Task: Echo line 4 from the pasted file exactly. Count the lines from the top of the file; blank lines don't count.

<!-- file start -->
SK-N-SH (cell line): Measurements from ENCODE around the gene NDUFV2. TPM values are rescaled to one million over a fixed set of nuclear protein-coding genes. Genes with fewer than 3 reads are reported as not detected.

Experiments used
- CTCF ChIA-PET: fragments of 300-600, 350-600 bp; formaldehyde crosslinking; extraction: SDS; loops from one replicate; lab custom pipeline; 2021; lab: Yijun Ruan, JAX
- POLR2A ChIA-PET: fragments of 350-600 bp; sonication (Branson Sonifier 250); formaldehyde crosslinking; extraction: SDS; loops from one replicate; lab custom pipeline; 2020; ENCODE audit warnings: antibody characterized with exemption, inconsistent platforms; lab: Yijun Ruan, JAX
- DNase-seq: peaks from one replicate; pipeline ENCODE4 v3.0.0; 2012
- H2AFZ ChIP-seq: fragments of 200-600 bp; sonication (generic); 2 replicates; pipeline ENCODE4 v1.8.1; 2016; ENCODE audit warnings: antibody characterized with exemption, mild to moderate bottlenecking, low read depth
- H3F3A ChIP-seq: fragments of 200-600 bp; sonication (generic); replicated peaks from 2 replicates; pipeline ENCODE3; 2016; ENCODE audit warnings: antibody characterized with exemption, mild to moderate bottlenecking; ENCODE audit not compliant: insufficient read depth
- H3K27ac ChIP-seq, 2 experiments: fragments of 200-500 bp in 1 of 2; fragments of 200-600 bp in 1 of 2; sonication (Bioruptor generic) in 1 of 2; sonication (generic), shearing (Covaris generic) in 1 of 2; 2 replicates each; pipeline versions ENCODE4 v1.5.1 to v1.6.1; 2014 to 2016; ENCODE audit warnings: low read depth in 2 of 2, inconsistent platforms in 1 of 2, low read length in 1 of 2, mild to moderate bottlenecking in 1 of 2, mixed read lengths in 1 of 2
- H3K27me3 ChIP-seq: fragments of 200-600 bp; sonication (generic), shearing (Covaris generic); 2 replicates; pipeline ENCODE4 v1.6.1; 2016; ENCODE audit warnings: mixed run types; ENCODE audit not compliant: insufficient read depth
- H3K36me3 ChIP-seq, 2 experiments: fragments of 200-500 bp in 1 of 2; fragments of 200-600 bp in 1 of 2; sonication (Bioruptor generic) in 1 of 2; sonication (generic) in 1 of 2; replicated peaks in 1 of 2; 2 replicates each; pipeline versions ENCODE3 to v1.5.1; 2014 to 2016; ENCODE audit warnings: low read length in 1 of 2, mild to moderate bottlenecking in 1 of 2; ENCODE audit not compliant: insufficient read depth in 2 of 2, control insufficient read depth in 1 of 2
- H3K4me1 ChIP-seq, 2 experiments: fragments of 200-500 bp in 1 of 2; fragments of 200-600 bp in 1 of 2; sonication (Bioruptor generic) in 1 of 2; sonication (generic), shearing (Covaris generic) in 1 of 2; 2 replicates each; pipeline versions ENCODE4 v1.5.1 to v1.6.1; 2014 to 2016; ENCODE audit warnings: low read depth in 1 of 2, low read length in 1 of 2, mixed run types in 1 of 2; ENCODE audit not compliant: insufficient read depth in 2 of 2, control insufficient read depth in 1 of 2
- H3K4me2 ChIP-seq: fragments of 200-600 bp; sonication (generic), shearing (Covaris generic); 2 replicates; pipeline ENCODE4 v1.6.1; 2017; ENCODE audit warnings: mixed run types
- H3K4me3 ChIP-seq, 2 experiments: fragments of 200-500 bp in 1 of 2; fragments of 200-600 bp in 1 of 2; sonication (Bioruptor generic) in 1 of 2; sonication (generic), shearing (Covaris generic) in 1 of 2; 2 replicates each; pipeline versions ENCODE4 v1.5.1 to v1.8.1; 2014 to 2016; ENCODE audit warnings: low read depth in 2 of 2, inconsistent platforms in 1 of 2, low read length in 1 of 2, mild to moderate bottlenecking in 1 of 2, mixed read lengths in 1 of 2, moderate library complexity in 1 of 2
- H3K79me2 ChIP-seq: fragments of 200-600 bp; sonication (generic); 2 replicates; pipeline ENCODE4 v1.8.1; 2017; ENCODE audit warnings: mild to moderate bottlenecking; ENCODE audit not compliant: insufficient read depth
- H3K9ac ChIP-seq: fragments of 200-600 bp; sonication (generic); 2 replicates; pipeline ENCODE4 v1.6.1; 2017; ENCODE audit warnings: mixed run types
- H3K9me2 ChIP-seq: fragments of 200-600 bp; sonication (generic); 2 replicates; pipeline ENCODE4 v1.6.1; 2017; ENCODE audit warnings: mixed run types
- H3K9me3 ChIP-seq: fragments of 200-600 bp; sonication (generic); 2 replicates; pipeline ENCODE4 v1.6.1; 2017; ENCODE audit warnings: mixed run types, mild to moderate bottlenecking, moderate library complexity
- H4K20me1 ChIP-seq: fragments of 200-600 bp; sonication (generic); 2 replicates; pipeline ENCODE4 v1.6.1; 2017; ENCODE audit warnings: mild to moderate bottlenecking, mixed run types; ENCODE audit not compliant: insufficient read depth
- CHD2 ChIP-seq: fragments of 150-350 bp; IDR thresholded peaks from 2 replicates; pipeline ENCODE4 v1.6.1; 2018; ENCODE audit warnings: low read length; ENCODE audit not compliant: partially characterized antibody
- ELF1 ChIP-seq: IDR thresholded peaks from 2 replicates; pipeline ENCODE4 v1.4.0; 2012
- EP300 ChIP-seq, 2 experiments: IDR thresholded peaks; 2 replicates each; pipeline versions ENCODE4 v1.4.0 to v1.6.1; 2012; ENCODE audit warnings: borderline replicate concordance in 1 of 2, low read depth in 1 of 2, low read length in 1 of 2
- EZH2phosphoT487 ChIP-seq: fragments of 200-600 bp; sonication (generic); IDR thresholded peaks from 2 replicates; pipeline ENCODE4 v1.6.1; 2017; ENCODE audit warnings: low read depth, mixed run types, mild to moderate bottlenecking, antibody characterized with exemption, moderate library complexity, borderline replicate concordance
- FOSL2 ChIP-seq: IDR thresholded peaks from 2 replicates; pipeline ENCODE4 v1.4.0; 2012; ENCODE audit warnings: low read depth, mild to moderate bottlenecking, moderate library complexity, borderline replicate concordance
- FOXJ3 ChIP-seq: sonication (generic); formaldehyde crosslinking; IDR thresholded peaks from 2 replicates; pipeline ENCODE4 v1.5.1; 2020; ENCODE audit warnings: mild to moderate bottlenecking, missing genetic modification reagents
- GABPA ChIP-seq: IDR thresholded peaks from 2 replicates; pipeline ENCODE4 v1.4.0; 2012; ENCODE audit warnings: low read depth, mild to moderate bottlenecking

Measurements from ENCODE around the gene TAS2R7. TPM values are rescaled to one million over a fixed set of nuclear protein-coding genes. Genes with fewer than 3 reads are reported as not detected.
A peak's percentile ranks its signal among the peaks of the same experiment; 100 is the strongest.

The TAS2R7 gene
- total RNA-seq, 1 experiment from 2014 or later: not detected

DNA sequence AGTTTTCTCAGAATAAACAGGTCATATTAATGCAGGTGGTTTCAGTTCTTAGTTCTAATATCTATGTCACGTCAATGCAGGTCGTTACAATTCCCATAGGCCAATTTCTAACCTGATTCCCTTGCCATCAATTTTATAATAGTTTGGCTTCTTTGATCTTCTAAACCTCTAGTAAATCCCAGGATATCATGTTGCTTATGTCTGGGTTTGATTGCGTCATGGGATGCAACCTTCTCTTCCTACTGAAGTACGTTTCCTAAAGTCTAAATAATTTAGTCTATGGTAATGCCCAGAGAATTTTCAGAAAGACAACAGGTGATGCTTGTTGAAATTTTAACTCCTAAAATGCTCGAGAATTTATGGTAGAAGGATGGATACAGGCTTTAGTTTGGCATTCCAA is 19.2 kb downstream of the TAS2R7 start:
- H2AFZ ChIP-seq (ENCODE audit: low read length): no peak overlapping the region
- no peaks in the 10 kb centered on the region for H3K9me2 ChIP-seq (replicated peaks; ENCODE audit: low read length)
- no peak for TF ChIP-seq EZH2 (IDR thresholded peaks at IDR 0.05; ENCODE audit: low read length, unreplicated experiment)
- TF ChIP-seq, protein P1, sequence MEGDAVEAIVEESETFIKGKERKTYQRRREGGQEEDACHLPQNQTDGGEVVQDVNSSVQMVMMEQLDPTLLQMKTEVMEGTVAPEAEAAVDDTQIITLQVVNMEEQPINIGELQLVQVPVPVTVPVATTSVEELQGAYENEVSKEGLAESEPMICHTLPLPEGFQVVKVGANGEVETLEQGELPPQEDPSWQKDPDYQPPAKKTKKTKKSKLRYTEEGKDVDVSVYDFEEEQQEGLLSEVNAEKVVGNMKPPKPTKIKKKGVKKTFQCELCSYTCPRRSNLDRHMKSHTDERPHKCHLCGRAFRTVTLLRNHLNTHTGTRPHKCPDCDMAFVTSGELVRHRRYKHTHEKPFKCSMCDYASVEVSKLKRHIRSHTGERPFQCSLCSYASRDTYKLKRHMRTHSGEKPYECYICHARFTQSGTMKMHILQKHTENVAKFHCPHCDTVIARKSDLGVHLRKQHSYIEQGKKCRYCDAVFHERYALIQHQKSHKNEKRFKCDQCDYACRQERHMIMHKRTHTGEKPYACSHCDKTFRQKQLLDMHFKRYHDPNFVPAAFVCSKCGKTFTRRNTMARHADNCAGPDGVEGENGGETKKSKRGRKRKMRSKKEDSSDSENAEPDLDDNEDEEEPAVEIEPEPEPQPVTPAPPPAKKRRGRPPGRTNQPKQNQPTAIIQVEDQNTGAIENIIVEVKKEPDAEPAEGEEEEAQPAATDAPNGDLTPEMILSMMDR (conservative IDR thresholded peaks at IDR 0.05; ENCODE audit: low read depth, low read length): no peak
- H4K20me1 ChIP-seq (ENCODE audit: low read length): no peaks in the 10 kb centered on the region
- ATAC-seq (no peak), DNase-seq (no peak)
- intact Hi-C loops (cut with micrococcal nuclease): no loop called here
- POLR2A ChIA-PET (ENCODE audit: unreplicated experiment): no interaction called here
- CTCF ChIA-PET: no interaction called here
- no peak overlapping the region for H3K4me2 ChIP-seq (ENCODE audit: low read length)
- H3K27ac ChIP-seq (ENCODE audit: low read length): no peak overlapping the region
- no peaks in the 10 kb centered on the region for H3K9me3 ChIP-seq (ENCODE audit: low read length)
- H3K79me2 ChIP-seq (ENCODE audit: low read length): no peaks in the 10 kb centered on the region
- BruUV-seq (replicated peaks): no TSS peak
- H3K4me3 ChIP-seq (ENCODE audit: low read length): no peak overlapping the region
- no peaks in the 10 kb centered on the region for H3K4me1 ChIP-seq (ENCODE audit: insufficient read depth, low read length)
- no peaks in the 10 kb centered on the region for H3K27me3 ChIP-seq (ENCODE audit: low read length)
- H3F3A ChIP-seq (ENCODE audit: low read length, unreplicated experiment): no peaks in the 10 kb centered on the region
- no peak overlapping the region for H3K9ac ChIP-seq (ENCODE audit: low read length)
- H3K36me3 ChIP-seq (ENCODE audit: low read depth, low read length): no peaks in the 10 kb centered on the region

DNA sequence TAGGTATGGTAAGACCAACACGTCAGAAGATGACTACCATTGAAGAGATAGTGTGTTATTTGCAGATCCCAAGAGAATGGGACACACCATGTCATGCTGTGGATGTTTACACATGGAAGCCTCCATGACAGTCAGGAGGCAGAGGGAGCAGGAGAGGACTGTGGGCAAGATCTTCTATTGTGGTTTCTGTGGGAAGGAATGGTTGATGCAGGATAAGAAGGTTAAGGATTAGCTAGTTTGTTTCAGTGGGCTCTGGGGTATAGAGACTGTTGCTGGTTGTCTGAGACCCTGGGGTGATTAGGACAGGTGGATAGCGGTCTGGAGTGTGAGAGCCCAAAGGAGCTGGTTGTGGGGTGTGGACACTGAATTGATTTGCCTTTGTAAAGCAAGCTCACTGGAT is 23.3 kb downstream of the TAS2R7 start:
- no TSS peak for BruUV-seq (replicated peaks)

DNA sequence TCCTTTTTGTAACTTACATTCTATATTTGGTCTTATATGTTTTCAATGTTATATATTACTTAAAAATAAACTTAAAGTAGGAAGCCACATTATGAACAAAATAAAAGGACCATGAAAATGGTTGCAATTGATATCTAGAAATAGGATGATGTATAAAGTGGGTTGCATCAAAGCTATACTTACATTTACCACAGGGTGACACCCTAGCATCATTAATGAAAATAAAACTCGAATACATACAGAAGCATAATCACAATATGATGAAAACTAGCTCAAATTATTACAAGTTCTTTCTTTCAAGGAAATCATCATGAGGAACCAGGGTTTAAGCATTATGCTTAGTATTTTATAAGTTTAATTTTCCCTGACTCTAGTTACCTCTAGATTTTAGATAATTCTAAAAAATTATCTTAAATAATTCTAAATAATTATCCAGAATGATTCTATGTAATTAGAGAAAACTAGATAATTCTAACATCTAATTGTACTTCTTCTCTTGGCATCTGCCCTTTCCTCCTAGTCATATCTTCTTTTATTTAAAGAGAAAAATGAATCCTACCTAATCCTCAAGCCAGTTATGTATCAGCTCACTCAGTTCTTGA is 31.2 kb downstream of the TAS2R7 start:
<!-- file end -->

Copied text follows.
- POLR2A ChIA-PET: fragments of 350-600 bp; sonication (Branson Sonifier 250); formaldehyde crosslinking; extraction: SDS; loops from one replicate; lab custom pipeline; 2020; ENCODE audit warnings: antibody characterized with exemption, inconsistent platforms; lab: Yijun Ruan, JAX